Here follow the books Apocryphal, which are not received of the Hebrews. But we read them (as saith Jerome in his Prologue to the Proverbs) for the instruction of the people, not to confirm the authority of the doctrine of the Church: 3 Esdras, 4 Esdras, Tobit, Judith, Wisdom, Ecclesiasticus, Baruch with the Epistle of Jeremiah, Esther from the tenth chapter to the end, The Song of the Three Children in the Furnace, The History of Susanna, The History of the Dragon, 1 Maccabees, 2 Maccabees, 3 Maccabees.

Here follow the books of the New Testament: Matthew, Mark, Luke, John, Acts of the Apostles, The Epistle of Paul to the Romans, #1 Corinthians, 2 Corinthians, Galatians, Ephesians, Philippians, Colossians, 1 Thessalonians, 2 Thessalonians, 1 Timothy, 2 Timothy, Titus, Philemon, the Epistle to the Hebrews, The Epistle of James, 1 Peter, 2 Peter, 1 John, 2 John, 3 John, Jude, Revelation of John.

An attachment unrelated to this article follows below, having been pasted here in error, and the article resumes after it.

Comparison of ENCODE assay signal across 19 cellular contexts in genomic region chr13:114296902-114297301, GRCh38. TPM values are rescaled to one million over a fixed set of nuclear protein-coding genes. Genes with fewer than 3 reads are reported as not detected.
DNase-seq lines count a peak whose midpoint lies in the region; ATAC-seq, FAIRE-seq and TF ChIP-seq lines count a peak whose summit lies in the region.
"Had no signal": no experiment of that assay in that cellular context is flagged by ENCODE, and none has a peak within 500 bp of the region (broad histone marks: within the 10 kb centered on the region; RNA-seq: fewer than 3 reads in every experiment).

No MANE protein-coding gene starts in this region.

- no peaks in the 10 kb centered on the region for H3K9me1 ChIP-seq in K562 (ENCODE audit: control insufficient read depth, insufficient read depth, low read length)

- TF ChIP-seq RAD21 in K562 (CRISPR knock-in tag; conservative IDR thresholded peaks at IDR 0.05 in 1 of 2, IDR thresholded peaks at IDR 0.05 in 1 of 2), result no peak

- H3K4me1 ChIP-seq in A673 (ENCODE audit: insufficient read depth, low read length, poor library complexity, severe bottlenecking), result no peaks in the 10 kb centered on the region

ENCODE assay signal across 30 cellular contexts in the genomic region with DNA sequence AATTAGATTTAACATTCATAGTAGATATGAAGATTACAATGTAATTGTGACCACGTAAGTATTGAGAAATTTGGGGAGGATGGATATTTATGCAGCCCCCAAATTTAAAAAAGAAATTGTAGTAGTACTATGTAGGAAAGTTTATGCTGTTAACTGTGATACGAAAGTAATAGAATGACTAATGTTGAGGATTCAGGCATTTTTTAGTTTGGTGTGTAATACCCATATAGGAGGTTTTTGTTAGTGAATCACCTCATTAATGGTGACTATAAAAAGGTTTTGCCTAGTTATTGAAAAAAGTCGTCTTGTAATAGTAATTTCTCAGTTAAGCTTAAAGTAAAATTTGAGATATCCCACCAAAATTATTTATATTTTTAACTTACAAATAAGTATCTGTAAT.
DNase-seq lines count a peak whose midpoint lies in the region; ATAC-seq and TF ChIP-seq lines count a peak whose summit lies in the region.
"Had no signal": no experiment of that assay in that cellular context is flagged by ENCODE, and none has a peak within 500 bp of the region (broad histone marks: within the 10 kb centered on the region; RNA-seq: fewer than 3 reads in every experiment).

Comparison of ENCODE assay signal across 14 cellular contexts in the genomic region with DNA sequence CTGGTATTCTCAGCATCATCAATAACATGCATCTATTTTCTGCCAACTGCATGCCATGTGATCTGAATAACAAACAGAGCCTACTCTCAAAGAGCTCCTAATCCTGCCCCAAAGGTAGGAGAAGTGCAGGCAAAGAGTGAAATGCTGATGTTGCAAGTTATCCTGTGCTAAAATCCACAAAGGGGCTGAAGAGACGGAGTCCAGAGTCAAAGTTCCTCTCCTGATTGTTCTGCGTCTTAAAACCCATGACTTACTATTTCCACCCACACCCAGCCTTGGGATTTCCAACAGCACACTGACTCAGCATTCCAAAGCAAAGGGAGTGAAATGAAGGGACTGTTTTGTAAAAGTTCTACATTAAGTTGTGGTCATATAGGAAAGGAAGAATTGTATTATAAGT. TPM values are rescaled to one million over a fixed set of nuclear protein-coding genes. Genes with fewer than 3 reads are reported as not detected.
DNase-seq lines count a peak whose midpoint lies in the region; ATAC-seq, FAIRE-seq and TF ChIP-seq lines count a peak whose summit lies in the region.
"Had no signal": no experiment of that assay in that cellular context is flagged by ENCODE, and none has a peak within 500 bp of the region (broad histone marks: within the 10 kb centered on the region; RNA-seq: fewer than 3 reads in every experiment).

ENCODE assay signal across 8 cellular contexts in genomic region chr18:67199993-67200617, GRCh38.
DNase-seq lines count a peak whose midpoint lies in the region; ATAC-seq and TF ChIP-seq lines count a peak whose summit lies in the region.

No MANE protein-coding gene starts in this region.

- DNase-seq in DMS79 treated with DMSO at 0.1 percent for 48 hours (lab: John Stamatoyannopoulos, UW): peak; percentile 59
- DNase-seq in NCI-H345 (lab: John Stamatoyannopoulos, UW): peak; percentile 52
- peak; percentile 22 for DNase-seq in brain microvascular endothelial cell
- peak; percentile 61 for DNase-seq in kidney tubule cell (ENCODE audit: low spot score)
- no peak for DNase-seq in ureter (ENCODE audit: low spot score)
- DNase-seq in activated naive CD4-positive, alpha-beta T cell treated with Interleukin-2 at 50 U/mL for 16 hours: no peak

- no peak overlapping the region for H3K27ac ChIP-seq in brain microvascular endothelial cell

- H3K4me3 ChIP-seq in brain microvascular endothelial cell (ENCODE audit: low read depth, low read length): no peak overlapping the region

4. The aforesaid books teach us that there is one God, Almighty, all wise and all good, who has made all things by his goodness. For he formed Adam in his own image and likeness. But that by the envy of the devil, and the disobedience of Adam, sin has entered into the world and that we are sinners in Adam and by Adam.

5. That Christ was promised to our fathers who received the Law, that so knowing by the Law their sin, unrighteousness and insufficiency, they might desire the coming of Christ, to satisfy for their sins and to accomplish the Law by himself.

6. That Christ was born in the time appointed by God the Father, that is to say in the time when all iniquity abounded, and not for the cause of good works, for all were sinners: but that he might show us grace and mercy, in being faithful.

7. That Christ is our life, truth, peace, and righteousness, as also our shepherd, advocate, sacrifice and priest, who died for the salvation of all those that believe, and is risen for our justification.